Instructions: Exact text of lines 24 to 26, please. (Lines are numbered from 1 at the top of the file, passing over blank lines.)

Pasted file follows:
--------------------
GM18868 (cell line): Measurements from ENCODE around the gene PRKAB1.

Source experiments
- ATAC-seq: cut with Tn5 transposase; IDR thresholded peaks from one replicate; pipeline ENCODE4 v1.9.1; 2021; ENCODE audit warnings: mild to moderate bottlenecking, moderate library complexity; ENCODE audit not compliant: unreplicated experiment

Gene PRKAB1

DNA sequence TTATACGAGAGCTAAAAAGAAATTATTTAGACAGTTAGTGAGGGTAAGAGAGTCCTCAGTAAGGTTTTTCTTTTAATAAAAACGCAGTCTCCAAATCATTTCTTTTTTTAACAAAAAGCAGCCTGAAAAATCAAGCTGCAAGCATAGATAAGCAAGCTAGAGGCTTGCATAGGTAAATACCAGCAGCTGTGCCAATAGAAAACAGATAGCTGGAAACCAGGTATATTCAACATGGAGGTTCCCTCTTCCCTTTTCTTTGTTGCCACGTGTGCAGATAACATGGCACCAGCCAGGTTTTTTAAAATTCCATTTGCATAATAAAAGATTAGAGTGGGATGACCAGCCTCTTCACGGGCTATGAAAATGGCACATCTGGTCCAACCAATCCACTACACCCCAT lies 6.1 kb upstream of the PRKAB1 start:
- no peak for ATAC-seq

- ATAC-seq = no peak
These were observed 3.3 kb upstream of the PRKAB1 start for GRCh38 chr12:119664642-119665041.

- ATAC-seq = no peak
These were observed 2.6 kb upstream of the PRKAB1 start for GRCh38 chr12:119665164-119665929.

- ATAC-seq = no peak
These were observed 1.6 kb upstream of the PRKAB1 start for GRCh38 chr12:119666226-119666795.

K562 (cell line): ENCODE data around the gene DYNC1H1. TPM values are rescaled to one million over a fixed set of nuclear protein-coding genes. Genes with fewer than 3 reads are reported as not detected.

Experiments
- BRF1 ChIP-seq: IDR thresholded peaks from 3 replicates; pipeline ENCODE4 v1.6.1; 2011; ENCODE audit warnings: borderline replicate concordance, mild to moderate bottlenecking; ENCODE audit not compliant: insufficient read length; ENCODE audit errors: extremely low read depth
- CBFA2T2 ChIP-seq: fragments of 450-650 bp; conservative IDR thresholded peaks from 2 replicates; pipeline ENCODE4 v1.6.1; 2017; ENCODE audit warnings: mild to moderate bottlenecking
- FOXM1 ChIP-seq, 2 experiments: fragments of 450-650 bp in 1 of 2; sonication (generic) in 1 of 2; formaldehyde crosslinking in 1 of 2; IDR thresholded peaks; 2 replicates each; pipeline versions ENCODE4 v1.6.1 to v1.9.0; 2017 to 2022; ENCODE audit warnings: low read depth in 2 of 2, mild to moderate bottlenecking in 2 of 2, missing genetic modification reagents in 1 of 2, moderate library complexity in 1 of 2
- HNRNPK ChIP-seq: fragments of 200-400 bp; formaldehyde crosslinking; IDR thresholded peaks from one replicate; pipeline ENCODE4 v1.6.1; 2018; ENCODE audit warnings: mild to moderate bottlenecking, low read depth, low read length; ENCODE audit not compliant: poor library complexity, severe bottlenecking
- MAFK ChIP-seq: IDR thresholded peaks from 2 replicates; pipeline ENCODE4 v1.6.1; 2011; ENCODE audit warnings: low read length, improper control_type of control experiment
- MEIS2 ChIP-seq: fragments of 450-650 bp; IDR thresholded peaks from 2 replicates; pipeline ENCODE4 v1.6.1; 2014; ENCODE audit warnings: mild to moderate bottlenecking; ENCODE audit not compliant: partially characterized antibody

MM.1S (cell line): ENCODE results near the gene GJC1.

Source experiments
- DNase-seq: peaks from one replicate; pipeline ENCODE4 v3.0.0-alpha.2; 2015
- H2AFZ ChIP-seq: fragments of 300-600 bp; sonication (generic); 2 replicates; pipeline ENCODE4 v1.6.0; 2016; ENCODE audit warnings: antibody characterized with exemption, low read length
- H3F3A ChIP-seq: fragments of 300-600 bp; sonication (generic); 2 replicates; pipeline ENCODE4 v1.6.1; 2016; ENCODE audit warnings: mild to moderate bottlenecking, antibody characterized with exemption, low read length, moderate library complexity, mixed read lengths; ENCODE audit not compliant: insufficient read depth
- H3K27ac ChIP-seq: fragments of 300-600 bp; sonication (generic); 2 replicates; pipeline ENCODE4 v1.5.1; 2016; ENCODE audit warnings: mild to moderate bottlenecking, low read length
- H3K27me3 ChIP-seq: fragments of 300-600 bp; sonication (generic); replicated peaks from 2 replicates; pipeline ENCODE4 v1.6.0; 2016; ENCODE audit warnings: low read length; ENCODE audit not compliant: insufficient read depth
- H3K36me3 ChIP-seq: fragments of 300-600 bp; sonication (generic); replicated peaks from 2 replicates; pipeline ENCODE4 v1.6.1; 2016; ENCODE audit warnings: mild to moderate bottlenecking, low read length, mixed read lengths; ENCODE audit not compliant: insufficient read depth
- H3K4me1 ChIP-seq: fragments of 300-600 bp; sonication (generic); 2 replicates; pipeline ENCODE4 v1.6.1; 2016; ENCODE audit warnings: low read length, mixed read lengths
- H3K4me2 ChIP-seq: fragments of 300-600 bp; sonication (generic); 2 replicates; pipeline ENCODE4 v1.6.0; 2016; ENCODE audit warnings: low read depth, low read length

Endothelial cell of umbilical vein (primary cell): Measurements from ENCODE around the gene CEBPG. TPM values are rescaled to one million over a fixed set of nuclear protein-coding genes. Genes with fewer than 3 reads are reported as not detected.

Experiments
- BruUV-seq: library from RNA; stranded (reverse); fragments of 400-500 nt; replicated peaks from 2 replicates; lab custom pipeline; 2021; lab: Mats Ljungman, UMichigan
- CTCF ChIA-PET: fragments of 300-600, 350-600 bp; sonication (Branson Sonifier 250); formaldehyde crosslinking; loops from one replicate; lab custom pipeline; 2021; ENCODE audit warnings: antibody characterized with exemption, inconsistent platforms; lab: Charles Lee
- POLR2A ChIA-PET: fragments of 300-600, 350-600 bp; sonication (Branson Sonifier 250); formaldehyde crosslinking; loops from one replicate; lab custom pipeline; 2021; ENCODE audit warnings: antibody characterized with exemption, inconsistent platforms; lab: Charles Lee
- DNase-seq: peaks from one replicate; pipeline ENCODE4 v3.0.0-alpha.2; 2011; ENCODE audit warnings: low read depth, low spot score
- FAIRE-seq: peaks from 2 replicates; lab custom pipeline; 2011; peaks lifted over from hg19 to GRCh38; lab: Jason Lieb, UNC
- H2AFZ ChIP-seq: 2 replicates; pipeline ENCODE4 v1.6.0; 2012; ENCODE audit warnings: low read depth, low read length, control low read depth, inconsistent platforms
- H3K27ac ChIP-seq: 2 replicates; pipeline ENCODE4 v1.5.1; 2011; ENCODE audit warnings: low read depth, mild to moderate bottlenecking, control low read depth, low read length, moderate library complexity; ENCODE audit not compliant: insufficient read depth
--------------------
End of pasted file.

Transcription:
- H2AFZ ChIP-seq: fragments of 300-600 bp; sonication (generic); 2 replicates; pipeline ENCODE4 v1.6.0; 2016; ENCODE audit warnings: antibody characterized with exemption, low read length
- H3F3A ChIP-seq: fragments of 300-600 bp; sonication (generic); 2 replicates; pipeline ENCODE4 v1.6.1; 2016; ENCODE audit warnings: mild to moderate bottlenecking, antibody characterized with exemption, low read length, moderate library complexity, mixed read lengths; ENCODE audit not compliant: insufficient read depth
- H3K27ac ChIP-seq: fragments of 300-600 bp; sonication (generic); 2 replicates; pipeline ENCODE4 v1.5.1; 2016; ENCODE audit warnings: mild to moderate bottlenecking, low read length